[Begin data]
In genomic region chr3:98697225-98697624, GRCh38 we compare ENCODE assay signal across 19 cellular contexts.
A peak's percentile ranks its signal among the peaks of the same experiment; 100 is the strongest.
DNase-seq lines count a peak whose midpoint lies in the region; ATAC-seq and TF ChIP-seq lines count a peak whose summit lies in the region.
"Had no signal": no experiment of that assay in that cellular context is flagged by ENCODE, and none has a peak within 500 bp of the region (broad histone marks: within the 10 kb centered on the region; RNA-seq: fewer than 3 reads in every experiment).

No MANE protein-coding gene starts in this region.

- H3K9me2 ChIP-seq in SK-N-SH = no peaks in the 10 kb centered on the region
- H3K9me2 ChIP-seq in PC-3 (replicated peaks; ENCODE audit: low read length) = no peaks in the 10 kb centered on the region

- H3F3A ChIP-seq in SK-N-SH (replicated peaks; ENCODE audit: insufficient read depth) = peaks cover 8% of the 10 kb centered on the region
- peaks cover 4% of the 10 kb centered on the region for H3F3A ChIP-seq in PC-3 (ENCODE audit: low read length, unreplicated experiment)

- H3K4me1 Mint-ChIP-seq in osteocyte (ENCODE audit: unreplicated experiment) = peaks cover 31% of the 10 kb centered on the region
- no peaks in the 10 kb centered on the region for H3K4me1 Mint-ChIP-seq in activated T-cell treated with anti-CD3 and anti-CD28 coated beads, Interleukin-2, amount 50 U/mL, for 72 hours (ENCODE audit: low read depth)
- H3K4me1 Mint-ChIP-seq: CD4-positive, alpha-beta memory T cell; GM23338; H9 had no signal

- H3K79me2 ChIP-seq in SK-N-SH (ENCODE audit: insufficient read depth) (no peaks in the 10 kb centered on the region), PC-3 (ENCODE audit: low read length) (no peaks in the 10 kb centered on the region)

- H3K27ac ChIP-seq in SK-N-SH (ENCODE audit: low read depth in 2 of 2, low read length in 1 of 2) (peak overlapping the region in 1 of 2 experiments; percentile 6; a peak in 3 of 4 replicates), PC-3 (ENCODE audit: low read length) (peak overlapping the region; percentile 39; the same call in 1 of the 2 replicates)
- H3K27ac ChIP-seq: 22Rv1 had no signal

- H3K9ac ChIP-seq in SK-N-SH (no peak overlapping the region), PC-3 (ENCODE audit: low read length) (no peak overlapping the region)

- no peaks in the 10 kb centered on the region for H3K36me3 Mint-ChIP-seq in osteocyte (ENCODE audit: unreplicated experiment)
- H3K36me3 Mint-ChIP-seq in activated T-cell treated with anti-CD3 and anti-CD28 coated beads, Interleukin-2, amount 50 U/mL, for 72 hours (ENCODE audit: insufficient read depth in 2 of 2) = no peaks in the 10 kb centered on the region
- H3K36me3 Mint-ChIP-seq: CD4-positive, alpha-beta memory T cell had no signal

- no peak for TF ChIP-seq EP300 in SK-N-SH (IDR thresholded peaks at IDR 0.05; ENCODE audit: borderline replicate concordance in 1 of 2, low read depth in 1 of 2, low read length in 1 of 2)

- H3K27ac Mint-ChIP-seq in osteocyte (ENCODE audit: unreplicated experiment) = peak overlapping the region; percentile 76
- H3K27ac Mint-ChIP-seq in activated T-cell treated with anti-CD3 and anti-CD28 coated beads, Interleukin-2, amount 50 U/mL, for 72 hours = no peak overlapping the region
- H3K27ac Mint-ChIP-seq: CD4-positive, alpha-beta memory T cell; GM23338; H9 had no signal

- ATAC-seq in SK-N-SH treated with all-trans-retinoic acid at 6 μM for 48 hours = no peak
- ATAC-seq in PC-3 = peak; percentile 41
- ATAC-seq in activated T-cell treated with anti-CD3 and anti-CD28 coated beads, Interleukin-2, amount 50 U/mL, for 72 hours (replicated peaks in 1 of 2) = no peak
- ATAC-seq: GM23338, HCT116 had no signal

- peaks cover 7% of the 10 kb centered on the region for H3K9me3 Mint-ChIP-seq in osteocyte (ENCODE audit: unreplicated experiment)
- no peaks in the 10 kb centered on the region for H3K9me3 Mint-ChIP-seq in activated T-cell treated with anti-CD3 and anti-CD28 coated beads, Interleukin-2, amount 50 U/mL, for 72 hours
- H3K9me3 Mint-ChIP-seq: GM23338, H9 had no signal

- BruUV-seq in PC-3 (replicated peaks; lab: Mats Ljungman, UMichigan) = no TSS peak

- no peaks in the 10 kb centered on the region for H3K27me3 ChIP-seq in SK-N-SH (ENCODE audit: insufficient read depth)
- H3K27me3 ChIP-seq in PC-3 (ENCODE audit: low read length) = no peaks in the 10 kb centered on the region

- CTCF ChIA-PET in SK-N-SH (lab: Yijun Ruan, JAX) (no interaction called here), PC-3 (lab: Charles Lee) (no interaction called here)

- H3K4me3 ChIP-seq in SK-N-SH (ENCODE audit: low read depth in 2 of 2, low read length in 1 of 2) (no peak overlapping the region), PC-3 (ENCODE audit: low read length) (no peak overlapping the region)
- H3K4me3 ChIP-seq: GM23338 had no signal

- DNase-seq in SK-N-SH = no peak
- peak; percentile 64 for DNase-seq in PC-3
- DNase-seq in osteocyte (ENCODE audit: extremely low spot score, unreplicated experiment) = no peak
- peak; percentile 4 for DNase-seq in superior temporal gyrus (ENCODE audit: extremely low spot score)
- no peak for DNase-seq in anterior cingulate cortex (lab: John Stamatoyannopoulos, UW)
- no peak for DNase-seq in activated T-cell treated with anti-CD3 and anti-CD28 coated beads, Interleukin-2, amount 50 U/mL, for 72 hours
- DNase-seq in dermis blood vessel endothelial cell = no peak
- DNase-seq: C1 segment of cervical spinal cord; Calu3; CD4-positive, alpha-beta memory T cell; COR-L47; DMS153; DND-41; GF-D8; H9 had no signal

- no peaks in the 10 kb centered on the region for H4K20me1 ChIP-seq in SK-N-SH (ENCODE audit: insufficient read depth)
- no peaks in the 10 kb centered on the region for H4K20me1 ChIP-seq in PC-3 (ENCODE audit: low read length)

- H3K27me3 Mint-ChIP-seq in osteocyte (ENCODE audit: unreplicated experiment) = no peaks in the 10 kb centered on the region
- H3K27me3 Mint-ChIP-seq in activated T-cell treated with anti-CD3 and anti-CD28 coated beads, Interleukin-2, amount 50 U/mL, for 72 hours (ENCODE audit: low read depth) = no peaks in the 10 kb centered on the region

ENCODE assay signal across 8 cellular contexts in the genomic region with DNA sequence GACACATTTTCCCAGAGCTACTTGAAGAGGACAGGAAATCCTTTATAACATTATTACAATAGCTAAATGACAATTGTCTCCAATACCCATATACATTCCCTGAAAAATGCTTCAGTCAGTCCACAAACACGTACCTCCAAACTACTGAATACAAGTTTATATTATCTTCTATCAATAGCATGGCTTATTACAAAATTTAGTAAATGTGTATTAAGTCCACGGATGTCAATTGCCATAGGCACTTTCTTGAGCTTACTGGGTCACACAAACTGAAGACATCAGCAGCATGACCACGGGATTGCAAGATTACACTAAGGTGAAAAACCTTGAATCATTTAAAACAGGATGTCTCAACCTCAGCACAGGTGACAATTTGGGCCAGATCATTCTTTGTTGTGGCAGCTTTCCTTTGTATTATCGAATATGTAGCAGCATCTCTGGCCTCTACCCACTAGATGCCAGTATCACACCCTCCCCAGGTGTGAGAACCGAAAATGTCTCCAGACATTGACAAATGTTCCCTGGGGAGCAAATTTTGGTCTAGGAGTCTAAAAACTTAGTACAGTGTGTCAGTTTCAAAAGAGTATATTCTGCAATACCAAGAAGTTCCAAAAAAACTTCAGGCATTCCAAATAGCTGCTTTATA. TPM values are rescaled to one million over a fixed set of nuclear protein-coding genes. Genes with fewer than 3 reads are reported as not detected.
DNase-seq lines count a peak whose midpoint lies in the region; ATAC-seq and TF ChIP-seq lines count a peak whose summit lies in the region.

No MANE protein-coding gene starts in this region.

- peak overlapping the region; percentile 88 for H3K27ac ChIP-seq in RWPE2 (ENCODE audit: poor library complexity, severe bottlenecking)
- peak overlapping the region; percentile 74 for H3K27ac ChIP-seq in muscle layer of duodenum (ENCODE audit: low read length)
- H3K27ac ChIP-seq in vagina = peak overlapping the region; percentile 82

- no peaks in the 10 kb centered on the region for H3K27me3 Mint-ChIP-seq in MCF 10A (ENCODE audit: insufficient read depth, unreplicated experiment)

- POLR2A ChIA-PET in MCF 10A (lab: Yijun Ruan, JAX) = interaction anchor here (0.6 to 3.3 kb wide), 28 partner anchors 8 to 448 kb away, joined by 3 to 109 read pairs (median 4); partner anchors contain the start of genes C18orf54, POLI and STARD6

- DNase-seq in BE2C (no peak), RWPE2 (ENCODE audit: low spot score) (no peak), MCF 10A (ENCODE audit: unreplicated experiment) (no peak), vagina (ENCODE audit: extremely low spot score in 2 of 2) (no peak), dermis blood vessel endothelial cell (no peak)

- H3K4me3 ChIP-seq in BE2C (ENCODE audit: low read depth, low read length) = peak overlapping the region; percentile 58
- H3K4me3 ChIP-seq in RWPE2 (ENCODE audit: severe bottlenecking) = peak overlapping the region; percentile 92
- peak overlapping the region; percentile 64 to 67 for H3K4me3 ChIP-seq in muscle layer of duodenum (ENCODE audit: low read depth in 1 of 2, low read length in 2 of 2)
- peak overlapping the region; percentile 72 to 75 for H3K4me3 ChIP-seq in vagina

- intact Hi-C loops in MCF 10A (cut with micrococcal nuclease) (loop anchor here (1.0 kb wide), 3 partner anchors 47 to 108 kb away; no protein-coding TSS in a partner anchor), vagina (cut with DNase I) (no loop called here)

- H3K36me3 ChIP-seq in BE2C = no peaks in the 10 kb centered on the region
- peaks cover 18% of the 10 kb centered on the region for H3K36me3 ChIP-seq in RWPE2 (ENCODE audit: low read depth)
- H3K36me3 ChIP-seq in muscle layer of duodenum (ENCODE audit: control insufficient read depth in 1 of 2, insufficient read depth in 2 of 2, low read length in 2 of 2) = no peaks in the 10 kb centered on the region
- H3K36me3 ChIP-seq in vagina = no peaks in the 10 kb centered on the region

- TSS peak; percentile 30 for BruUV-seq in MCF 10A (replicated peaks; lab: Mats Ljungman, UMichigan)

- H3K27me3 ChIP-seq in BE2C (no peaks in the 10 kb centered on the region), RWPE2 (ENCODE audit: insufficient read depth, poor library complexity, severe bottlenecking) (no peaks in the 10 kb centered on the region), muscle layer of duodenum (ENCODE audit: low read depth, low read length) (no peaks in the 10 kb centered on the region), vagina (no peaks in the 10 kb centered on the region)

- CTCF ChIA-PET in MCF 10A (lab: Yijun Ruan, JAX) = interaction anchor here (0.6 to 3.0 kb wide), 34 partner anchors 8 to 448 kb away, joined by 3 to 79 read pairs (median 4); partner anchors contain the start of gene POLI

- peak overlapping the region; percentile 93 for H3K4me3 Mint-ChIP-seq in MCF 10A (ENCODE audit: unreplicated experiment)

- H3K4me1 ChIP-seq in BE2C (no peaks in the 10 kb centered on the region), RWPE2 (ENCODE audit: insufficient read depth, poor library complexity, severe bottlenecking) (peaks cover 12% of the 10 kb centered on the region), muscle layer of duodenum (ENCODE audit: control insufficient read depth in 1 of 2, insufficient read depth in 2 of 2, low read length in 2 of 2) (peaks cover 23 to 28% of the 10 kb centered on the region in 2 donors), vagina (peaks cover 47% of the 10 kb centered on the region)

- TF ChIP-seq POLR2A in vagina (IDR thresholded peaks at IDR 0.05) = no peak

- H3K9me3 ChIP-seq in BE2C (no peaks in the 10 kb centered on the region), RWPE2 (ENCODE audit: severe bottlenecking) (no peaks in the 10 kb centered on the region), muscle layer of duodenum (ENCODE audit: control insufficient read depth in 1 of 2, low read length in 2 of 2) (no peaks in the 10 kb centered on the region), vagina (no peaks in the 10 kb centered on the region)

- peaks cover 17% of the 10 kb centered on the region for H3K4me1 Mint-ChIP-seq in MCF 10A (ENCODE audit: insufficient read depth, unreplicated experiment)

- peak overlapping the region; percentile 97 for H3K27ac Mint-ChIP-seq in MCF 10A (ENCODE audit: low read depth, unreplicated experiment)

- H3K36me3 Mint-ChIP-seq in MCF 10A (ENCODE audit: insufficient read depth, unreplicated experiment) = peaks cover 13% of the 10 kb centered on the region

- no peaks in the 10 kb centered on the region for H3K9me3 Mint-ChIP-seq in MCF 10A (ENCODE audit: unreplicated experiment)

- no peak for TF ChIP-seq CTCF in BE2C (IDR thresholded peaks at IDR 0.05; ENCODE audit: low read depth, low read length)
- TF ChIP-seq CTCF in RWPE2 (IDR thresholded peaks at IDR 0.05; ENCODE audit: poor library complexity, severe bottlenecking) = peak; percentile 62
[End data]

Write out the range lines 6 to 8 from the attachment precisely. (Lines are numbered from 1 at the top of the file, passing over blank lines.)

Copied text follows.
- H3K9me2 ChIP-seq in SK-N-SH = no peaks in the 10 kb centered on the region
- H3K9me2 ChIP-seq in PC-3 (replicated peaks; ENCODE audit: low read length) = no peaks in the 10 kb centered on the region

- H3F3A ChIP-seq in SK-N-SH (replicated peaks; ENCODE audit: insufficient read depth) = peaks cover 8% of the 10 kb centered on the region